Secrets & Lies: Digital Security In A Networked World
Bruce Schneier, well-known security and encryption expert, and author of Applied Cryptography has recently had his newest book published, entitled Secrets & Lies: Digital Security in a Networked World, which explores the world of security as a system. Read the entire review below.
Secrets & Lies: Digital Security in a Networked World
author: Bruce Schneier
publisher: John Wiley & Sons, 09/2000
reviewer: Jeff “hemos” Bates
summary: A well written, well researched exploration of digital security as a system.
I’ve recently had the pleasure of reading Bruce Schneier’s latest writing effort Secrets and Lies: Digital Security in a Networked World. A number of our readers may remember his prior book Applied Cryptography , which discussed the use of cryptography in our brave new digital world, and how the use of cryptography would make things secure.
This time around, Schneier is much more circumspect about the uses and application of cryptography. As he states in the introduction and throughout the book, when writing AC, he thought that the use of cryptography would make things more secure. He was correct – but the lesson he learned while working with companies and individuals, that we can’t just add cryptography into a system and make it secure, but that systems must be designed from the bottom-up with security in mind. S&L draws upon a huge amount of experience working in the security field, making one central point: Any system, no matter how good the cryptography is, is only as strong as the weakest link. Yes, that’s an old cliche, but it’s one that bears repeating.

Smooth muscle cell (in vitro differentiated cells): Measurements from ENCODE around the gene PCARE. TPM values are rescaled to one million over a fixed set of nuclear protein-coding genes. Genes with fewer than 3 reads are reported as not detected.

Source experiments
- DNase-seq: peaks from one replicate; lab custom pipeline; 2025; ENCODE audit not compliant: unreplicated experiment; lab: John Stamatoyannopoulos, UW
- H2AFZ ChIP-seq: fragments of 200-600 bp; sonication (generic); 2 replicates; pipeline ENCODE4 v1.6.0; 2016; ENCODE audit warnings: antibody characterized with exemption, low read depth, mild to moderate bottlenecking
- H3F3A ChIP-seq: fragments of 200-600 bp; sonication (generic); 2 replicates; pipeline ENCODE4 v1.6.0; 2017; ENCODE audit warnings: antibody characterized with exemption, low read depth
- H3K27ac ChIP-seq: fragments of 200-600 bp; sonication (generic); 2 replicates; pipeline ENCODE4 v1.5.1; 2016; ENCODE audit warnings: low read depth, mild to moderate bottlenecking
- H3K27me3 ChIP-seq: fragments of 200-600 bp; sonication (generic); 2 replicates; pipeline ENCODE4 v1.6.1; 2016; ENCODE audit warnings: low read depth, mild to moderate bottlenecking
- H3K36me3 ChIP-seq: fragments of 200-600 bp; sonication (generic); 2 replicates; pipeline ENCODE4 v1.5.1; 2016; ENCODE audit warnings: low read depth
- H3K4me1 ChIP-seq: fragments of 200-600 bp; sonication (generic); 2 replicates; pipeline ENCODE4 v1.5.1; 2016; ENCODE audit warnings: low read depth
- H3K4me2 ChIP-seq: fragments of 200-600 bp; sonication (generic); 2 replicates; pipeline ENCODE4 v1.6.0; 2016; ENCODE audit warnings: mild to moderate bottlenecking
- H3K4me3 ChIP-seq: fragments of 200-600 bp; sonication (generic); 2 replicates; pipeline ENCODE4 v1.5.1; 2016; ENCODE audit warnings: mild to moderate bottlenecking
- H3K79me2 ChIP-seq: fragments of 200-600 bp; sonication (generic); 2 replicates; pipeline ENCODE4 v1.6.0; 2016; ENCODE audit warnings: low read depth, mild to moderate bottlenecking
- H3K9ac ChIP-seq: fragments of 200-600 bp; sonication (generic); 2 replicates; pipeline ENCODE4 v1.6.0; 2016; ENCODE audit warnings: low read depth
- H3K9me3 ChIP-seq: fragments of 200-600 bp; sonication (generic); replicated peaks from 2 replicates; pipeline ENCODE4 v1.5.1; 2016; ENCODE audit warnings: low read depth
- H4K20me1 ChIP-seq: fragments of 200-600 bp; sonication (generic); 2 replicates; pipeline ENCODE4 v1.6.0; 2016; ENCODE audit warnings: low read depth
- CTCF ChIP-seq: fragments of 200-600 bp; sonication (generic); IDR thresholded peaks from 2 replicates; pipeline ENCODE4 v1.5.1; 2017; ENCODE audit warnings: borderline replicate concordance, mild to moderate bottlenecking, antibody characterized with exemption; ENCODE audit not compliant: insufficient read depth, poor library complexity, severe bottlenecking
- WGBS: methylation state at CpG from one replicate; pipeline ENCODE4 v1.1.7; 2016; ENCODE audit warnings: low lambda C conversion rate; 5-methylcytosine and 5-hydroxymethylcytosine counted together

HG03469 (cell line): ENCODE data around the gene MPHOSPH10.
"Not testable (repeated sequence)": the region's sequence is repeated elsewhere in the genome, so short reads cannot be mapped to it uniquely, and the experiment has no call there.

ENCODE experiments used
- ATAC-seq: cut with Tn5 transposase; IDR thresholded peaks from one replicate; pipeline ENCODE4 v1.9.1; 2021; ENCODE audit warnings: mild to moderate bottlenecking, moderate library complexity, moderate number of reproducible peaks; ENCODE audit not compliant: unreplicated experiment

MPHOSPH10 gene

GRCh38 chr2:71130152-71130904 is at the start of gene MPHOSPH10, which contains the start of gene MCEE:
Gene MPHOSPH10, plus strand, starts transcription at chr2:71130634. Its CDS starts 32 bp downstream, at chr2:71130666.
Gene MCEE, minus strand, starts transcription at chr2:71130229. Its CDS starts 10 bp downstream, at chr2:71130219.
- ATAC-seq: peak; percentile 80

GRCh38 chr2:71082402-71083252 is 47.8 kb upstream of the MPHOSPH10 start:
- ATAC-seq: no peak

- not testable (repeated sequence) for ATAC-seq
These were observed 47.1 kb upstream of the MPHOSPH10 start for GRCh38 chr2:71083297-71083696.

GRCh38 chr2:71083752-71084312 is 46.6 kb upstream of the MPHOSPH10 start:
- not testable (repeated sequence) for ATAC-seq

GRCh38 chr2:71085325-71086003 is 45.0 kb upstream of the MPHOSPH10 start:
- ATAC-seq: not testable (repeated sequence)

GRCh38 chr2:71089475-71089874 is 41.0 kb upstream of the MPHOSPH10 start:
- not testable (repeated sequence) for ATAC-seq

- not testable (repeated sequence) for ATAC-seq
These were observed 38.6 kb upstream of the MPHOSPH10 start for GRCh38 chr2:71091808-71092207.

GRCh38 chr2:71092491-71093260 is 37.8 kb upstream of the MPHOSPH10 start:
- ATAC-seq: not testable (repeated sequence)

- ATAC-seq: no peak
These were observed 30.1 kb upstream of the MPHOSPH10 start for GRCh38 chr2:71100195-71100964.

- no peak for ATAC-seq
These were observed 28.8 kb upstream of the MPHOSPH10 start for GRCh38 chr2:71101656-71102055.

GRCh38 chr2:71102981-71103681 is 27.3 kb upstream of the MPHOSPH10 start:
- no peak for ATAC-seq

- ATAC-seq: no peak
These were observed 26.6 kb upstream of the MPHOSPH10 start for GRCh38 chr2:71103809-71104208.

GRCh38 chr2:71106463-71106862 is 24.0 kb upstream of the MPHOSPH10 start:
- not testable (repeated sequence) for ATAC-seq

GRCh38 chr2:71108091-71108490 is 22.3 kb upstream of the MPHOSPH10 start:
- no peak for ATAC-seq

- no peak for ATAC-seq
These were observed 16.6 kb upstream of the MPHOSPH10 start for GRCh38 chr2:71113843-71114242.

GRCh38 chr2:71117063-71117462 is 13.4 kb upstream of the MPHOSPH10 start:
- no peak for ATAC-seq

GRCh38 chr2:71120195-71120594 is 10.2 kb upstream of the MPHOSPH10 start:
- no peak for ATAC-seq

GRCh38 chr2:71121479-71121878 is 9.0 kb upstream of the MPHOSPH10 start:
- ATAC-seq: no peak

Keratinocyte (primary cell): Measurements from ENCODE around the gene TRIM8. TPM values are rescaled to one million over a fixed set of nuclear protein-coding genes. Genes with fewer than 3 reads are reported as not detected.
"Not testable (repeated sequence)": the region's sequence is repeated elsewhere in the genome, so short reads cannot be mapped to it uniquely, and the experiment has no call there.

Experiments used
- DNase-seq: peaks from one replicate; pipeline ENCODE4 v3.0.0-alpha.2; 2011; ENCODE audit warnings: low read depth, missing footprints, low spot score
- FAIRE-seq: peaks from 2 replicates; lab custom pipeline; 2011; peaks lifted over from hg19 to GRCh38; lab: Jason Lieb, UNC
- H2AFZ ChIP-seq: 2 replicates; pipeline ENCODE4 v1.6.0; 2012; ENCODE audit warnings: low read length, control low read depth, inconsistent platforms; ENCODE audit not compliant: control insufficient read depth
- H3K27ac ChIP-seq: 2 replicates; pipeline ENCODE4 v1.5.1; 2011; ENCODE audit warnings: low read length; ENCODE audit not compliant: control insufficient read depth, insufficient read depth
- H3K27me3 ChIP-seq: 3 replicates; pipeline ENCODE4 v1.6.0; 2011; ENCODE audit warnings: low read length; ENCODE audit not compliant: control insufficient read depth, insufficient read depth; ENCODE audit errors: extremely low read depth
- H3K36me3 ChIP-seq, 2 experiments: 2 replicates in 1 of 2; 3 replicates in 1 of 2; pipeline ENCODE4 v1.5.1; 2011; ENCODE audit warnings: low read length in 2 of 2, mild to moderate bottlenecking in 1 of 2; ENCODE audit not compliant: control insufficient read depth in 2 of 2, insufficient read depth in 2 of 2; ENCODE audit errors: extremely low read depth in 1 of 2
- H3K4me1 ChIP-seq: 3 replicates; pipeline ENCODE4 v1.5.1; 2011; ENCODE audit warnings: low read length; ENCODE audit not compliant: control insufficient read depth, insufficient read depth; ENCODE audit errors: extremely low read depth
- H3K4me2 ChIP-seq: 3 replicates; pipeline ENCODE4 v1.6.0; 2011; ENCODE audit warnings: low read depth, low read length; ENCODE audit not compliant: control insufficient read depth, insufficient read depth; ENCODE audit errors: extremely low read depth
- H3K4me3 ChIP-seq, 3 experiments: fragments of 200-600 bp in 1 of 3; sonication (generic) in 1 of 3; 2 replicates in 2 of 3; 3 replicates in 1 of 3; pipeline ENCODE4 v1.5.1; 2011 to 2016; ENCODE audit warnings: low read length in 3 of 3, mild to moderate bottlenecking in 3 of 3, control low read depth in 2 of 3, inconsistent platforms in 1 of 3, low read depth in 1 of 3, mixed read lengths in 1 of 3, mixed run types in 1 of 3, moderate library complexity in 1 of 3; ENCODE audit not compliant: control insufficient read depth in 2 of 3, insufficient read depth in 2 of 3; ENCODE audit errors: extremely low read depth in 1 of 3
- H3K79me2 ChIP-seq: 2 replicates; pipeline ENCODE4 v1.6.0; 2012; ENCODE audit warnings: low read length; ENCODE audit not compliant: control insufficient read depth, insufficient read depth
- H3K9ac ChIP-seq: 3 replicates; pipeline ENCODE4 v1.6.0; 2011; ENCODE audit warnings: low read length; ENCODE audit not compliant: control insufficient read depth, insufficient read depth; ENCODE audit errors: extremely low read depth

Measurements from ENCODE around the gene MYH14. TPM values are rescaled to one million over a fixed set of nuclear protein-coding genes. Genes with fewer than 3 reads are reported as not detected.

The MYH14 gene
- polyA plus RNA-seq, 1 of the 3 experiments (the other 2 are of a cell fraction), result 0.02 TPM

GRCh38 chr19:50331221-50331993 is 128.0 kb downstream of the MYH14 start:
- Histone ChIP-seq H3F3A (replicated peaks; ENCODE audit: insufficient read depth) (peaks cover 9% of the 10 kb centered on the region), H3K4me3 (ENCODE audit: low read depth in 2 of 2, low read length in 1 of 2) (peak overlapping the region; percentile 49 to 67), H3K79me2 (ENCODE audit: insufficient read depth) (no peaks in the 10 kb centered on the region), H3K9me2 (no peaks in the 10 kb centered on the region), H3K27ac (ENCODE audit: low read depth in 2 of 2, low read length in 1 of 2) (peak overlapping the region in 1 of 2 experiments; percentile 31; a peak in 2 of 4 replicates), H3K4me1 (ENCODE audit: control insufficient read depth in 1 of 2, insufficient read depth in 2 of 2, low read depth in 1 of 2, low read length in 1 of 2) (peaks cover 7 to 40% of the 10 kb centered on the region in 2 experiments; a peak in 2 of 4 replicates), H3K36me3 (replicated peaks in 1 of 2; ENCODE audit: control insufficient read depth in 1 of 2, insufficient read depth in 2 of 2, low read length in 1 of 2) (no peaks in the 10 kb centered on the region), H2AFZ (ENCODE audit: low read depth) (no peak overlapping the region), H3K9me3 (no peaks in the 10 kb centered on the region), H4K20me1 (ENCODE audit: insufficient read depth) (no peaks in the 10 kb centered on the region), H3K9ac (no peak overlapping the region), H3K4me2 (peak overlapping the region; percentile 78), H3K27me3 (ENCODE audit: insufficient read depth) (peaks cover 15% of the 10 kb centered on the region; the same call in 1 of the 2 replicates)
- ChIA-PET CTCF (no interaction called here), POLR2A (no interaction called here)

What makes it even more imperative to design system to be secure is the sheer amount of systems that aren’t secure, and what the means for us. Some of the examples Schneier uses in S&L are simply frightening to consider were they to occur. And some of his ideas about what will come, and the tools we have will make you want to keep a good stash of gold Krugerrands under your mattress.
Indeed, as he talks about in the introduction, part of the reason this book too so long to write was because he was depressed at the world of security around him. Looking at what companies were doing, at what people were doing, and the sheer amount of systems holes out there must be depressing – but it only drives home the point even moreso that we must design *systems* not just adding cryptography and thinking that’s the magic pixie dust that can make everything better.
The book does an exceptional job of wending its way through various security measures, how they work, and how they fail. IMHO, one of the real strengths of this book is that it’s something that a cryptography novice could read, as well as an expert. Certain sections of the book are dedicated to the nitty gritty behind systems, but there are also sections that are dedicated to simply laying out the process by which one should approach the systems. Indeed, the support blurb on the dust jacket is written by Jay S. Walk, the founder of priceline.com. This adds to the strength of the claim that the book can be for everyone.
Schneier is intimately involved with the security community – besides being the creator of the [Blowfish] and [Twofish] encryption algorithms and a frequent speaker at technical conferences, his company deals with this day in and day out. More to the point for a book, he can also write. It makes reading about Product Testing and Verification (Chapter 22) rather than a snooze, a treat. The book is one of those rare cross-overs – something to give your geek friends, and your [PHB], all of whom will appreciate it. The breadth of the book is revealed in the contents (Duh) and it’s a good mixture of all the necessary elements. You’ll learn about entropy in a system as well as Attack Trees, Threat Modeling and what all of this stuff means in day-to-day life.
I wholeheartedly recommend this book.